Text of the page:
3. Learn To Listen And Take Notes About Your Youngster

Do not always rush to solve a child’s situation. Rather than offering a solution, it is sometimes better to simply listen and provide a hug. You can then work together to figure out how you can assist your youngster in coming up with their own solution.

Begin a parenting journal in which you record how your child shows love and how they want to be loved. Because you may forget certain details, taking a little time to scribble down thoughts might be really beneficial!

Be more deliberate. You may be guilty of favouritism if you find yourself comparing one child to another or preferring to spend more time with one child.

FAQs About Favouritism In Families

What Factors Contribute To Favouritism In Families?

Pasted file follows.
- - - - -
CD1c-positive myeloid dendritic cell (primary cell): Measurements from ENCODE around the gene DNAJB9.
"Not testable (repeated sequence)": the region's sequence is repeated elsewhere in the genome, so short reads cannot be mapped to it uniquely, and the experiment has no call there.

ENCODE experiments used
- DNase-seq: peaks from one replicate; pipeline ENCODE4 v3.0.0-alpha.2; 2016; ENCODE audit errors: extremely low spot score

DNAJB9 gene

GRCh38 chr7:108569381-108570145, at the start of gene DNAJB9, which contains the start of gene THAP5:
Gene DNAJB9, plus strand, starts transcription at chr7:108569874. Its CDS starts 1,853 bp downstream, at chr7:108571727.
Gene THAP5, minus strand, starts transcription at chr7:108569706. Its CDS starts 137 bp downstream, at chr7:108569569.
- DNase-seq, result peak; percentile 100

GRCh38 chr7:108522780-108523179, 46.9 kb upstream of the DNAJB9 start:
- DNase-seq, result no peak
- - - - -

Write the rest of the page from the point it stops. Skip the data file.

Most times it is because one child is simply easier to parent and be around than another. Also, it could be that one child exhibits desirable characteristics compared to the other.

What Exactly Is Golden Child Syndrome?

When individuals use the term “golden child syndrome,” they are referring to a kid who has been regarded as extraordinary in one way or another by their family—most typically the parents—but the child lacks a foundation for the attributed exceptionality.

How Does Favouritism Affect A Child?

Favouritism can lead to a child’s anger or behaviour problems, increased despair, a lack of self-confidence, and a refusal to communicate properly with others.


You can eradicate favouritism in your family. Just show love equally to each child.